The Guard Band and Duplex Gap provide 12 MHz of spectrum. If you are a licensed operator, you have exclusivity in the Duplex Gap (653 MHz-657 MHz) and licensed users operating in this band must coordinate locally.

Keep in mind, even if you are a licensed user, you will be considered unlicensed while operating in the Guard Band (614 MHz-616 MHz) or upper portion of the Duplex Gap (657 MHz-663 MHz).

Power will be limited to 20mW for wireless devices and 40mW for white space devices.

What is a licensed operator?

A licensed operator is classified as Part 74 licensee and includes broadcasters, motion picture producers, cable stations and content creators. Part 90 licenses are reserved for industrial entities.

The FCC has now expanded Part 74 licenses to include professional sound companies and owners and operators of large venues that routinely use fifty or more wireless microphones or similar devices. Those who “routinely,” meaning not every time, use fifty or more wireless microphones, can be eligible for Part 74 licenses.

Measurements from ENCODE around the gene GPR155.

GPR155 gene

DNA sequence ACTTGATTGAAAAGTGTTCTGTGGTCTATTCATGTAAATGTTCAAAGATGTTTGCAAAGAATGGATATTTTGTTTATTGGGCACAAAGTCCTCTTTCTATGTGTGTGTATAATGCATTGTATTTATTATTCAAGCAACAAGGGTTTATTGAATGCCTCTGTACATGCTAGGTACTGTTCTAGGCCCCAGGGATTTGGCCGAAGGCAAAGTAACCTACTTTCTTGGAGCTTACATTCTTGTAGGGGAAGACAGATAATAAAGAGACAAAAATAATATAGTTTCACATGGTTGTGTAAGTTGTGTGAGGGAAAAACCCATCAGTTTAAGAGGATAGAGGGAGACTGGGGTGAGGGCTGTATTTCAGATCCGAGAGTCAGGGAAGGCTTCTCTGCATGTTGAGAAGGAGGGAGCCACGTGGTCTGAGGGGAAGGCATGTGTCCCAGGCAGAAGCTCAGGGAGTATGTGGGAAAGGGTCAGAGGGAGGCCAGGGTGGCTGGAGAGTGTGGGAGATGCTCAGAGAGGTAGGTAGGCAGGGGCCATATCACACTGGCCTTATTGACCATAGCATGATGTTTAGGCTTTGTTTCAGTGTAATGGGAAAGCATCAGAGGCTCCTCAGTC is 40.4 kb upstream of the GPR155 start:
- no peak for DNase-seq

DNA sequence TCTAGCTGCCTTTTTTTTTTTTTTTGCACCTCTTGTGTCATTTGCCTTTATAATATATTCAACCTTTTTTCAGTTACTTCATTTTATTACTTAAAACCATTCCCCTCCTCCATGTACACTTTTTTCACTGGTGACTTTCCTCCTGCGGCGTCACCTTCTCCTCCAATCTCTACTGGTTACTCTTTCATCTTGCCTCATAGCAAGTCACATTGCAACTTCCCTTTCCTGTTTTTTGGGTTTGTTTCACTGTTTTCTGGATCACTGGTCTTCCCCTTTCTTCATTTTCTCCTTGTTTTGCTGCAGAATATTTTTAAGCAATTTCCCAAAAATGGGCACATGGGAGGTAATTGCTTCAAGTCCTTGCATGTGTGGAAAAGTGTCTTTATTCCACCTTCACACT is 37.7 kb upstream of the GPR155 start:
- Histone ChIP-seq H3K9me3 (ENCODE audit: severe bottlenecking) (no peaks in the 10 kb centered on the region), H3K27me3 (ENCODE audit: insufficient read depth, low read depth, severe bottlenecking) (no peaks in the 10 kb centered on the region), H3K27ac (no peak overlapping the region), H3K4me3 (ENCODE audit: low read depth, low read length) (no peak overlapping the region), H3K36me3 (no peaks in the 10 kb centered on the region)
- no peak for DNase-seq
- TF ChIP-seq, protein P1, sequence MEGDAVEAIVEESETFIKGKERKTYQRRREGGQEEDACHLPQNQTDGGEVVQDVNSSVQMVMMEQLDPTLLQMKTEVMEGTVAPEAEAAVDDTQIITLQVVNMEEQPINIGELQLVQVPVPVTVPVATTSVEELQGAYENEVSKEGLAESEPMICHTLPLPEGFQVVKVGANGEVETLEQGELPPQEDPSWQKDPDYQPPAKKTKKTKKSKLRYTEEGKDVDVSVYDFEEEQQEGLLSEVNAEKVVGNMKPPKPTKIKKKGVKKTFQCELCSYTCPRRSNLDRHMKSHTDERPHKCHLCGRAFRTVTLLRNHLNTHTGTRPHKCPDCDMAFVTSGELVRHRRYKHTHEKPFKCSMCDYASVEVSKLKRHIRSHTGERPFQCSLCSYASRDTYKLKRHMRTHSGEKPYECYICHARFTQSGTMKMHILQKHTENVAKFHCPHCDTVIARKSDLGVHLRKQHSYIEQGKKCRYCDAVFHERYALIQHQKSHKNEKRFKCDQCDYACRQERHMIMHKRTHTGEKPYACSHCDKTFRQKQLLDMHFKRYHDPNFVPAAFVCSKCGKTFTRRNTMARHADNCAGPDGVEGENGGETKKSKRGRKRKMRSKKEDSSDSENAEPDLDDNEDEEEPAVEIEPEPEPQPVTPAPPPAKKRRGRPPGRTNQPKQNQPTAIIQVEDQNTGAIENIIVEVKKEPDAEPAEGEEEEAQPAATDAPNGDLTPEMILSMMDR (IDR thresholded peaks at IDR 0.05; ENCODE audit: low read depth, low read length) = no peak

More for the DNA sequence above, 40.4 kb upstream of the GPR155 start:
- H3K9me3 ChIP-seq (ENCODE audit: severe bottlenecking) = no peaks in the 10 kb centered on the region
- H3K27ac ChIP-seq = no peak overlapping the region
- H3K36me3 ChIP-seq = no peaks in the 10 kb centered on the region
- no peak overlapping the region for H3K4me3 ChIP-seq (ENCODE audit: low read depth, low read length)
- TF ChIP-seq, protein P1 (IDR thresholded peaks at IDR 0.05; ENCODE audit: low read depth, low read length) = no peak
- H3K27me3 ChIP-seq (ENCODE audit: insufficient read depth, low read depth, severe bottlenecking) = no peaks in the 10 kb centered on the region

One advantage of becoming a Part 74 license user is that you can register for interference protection in the white space database against unlicensed white space devices.

Do I need to be a licensed operator to work in the repurposed 600 MHz?

You do not need to be a licensed operator, however, you are limited to only 6 MHz of space in the Duplex Gap (657 MHz-663 MHz).

While it’s not mandatory, if more Production Sound Mixers become licensed operators, 695 members and others will have a larger voice in the community that can directly impact future auctions.

When do these new rules take effect?

The transition period officially ends July 13, 2020, but you may run into radio frequency (RF) interference prior to the deadline. The new owners of the 600 MHz band have already begun registering use of the spectrum in the white space database.

How to check the white space database in your area.

There are several FCC-approved administrators you can search for available channels. Two suggestions are: Key Bridge Global and Spectrum Bridge.

Can you still buy equipment in the 600 MHz band?

Starting October 13, 2018, the manufacturing, sale, lease or shipment of wireless microphones or similar devices that operate in the 600 MHz service band frequencies (617 MHz-652 MHz and 663 MHz-698 MHz) will be prohibited in the United States.